4S. Voice recognition had been around for several years by this point, there were already apps people could download and use for the same purposes. A year later, Siri was a well known feature, Apple sold millions of units. The difference between the iPhone 4S and the Motorola Razr is the marketing plans used. Both phones were highly successful, the Motorola Razr set the standard for what "cool" is, which was thin and compact at this time. Other phones released after the Razr focused on cosmetics rather than pushing the phone's hardware. The Samsung Juke was a small phone, 3.8 X1.2", released in 2007 that followed the trend Motorola had set for the world to follow. Apple is incredibly good at convincing the world their "innovation" is the future, they have done it time and time again. Apple has made words like app, Siri, and Face Time all household names that most people in developed countries recognize. Another clue that the success of a product lies more in the marketing plan, than the product itself is the fact that imitators that have built products similar to competitors but have had more success. "IBM got into computers as an imitator; Texas Instruments, into transistors as an imitator; Holiday Inn, into motels as an imitator (Lee and Zhou, 2012). Lee and Zhou argue that "imitation is not only more abundant than innovation, but actually a much more prevalent road to business growth and profits". While I believe is true in a sense, it takes away from the importance of a company to have an innovation or idea that is groundbreaking. Most companies that find success in this are the ones who use the "copy but improve" technique that copies other products but does it better, and markets the "new" product as innovative. This blurs the lines of what is truly innovative and what is not. The biggest problem with focusing on a single innovation is the risk. This is a nightmare for Research and Development Managers. Focusing on a single aspect of a product in marketing is like going all in on the poker table. While research is done prior to making these decisions,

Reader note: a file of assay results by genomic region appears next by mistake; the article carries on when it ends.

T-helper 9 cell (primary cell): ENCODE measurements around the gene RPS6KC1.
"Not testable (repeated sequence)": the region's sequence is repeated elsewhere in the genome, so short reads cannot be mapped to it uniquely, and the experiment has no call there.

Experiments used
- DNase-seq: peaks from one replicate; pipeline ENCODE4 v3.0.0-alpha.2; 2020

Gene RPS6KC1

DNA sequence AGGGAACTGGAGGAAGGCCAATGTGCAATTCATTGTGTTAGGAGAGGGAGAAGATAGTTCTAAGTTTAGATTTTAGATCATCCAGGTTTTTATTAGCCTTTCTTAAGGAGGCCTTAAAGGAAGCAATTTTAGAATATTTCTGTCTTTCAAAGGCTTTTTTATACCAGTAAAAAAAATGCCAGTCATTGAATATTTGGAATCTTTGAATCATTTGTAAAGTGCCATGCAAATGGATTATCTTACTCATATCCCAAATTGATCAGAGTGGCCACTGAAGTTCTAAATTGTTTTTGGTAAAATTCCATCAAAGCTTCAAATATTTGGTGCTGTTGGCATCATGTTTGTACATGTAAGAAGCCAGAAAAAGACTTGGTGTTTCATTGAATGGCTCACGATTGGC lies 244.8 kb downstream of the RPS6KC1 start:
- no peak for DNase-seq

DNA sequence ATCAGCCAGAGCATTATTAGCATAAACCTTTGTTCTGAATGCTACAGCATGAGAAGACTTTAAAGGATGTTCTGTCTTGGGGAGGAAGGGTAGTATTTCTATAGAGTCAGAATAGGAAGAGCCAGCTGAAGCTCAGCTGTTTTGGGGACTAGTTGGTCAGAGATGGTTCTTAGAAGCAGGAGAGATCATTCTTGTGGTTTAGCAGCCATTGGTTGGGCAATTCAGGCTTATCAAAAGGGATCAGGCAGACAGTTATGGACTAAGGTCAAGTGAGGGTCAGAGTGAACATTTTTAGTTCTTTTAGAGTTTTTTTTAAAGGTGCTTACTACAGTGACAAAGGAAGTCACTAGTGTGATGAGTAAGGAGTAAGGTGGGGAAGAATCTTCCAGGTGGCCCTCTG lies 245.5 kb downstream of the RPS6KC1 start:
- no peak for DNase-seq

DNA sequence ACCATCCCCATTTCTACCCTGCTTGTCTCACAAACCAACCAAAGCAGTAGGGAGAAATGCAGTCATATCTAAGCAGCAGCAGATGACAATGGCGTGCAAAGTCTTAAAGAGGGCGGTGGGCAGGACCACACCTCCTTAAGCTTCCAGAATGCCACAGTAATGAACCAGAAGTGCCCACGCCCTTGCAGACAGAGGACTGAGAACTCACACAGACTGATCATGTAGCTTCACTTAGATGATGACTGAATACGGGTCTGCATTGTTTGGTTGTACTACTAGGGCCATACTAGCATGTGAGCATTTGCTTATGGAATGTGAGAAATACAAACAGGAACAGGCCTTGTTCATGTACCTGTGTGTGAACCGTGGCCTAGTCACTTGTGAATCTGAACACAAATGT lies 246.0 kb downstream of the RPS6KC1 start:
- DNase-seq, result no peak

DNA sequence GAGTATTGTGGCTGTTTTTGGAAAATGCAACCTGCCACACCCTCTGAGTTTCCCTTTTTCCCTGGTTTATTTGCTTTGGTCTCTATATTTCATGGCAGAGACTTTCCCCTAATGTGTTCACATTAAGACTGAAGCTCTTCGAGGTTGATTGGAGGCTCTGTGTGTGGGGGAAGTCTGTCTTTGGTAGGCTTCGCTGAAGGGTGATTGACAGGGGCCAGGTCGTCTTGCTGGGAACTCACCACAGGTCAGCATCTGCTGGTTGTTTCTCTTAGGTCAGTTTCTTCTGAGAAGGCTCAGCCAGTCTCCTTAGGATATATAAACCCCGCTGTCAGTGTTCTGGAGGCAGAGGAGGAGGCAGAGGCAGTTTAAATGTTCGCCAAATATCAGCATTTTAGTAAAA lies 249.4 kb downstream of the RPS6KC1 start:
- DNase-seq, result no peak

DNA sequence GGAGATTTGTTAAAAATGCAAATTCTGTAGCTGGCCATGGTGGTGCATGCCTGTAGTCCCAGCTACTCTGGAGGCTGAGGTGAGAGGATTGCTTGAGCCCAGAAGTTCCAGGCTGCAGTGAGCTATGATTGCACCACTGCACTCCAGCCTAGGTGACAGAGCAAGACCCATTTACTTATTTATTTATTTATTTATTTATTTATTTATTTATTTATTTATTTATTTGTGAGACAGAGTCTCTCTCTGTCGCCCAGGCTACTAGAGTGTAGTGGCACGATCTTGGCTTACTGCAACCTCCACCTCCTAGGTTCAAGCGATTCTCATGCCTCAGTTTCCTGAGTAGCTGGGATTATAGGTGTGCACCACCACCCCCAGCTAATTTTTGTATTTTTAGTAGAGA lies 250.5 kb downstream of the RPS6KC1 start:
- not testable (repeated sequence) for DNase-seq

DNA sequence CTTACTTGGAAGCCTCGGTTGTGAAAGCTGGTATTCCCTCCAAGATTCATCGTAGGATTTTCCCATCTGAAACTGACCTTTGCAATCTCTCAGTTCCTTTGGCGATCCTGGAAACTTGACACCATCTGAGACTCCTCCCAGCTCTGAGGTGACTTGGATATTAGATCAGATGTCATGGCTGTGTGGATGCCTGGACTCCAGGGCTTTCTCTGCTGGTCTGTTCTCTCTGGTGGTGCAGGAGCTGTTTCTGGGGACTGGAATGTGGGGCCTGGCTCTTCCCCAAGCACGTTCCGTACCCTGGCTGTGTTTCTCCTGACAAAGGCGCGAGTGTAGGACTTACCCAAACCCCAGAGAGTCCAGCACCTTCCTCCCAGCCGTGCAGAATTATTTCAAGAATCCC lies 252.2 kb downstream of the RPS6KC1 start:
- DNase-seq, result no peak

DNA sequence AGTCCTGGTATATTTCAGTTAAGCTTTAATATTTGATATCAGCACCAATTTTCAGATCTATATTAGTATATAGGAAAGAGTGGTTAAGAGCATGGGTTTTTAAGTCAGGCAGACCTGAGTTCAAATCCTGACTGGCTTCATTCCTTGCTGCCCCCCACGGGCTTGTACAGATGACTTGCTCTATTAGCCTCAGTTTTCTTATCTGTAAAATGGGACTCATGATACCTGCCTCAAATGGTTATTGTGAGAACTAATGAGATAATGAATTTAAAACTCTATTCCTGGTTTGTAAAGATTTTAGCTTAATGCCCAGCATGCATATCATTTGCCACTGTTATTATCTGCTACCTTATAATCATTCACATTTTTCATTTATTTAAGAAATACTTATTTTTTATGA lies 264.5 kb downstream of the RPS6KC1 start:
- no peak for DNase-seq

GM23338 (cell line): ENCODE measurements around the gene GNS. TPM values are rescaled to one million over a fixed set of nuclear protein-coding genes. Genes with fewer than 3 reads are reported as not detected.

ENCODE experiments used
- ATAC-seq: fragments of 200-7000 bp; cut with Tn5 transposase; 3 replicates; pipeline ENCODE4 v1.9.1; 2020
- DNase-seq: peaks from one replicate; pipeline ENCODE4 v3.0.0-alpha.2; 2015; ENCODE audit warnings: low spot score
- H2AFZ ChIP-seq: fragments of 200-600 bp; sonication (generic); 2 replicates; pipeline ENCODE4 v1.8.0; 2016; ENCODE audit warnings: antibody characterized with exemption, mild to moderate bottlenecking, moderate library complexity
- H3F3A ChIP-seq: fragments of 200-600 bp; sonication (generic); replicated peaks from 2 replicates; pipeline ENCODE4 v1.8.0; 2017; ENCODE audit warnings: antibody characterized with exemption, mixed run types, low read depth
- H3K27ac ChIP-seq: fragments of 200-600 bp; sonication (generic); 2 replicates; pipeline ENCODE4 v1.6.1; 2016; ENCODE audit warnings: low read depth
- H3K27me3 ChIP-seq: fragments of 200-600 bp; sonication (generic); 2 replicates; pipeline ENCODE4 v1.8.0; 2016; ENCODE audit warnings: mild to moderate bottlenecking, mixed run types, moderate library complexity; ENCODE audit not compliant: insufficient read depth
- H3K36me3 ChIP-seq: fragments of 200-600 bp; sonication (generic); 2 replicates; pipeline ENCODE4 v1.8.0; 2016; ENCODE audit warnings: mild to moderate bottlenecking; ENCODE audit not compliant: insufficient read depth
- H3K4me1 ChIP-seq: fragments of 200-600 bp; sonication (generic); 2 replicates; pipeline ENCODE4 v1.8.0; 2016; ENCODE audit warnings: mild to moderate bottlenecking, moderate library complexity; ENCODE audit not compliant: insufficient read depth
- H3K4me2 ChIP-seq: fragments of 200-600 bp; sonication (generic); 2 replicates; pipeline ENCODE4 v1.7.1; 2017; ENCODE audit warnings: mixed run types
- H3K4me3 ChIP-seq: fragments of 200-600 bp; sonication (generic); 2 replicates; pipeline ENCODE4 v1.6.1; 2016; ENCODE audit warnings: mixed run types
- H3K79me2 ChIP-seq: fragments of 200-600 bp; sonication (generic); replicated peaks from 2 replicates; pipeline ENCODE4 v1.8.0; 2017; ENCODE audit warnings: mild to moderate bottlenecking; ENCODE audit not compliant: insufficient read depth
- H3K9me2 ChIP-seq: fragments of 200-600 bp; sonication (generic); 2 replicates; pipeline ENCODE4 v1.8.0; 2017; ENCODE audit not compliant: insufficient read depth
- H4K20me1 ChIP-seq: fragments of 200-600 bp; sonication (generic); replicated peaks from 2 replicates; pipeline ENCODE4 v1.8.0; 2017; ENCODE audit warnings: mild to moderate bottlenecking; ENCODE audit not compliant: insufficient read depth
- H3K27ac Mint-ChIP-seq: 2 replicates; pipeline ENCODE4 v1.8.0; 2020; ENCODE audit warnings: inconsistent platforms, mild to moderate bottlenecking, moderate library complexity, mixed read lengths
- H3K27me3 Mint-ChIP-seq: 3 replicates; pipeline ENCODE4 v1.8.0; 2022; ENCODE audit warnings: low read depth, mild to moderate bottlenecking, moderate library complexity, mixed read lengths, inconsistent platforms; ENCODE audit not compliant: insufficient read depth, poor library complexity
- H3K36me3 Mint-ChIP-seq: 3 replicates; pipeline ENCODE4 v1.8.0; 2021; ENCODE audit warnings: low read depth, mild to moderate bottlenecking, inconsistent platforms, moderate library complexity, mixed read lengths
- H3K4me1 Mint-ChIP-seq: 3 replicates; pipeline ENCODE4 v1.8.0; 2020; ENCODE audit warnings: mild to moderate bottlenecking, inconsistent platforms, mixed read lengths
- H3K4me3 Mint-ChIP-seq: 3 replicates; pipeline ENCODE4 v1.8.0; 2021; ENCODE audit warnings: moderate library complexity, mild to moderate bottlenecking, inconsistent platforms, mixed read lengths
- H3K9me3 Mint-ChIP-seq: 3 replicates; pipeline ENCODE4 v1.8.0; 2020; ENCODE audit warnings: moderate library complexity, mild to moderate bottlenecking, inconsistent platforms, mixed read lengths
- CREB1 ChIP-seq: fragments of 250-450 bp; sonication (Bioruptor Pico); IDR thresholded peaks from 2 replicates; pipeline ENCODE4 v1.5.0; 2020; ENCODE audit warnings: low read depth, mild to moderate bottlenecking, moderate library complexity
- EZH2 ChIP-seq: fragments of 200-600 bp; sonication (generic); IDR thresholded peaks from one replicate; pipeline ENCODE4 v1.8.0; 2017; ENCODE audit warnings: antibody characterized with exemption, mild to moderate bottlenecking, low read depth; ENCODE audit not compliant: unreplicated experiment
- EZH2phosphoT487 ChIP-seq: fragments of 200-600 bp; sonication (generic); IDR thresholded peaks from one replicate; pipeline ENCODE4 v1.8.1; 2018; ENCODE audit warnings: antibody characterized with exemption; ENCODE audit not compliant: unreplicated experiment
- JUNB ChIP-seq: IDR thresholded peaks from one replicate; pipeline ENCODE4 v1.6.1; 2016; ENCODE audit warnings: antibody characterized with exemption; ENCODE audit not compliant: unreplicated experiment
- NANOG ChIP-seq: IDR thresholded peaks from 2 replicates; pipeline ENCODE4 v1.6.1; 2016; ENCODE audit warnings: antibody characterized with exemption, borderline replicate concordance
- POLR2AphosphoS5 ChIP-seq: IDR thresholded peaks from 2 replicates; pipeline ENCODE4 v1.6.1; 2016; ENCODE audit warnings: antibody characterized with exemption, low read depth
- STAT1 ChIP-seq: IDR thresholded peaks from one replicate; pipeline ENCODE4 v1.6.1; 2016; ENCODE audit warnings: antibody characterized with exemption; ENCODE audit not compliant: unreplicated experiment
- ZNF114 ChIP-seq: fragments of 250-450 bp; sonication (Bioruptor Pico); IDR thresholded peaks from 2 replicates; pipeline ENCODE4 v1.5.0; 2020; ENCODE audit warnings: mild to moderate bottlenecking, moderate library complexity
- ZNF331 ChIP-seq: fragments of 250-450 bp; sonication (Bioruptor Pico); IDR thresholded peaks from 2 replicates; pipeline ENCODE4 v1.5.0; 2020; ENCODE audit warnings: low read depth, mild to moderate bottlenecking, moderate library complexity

there is no telling how a product will be accepted on a global scale. As Moehrle and Lothar stated in 2008: "risk and uncertainties have both positive and negative aspects, which reflect opportunities and threats for a company." There are many risks when considering focusing on a single selling point. The biggest risk is losing money; this encompasses all the other risks which could include patent infringement, no interest in the product, and damage to reputation (Moehrle and Lothar, 2008). With this in mind, a successful company will invest a large sum of money into market analysis. This is where things can get dicey as finding out what people want has to include many forms of research including interpretive, critical, and statistical research. Marketing research has to cover a lot of bases. Using multiple theories and ways of analyzing a market help paint a better, more accurate picture out of an abstract idea like "the market". Stanley Deetz introduced three functions that these different perspectives help accomplish: directing attention, organizing experience, and enabling useful responses (Deetz, 1992). There are some companies that have an easier time collecting data than others, companies that already have products in the field they are in benefits them substantially. They are able to track their sales of previous products, conduct surveys directly to customers, use existing customer support inquires to track weaknesses and see which ideas they have used previously are successful and build from there. After this analysis of the market the next step is to come up with and focus on the selling point for the product. Even with extensive research, the company still has to roll the dice. Once the focus point has been selected and the product has been completed, the company has to develop a tactical launch. The launch is where the biggest investments are made; the most money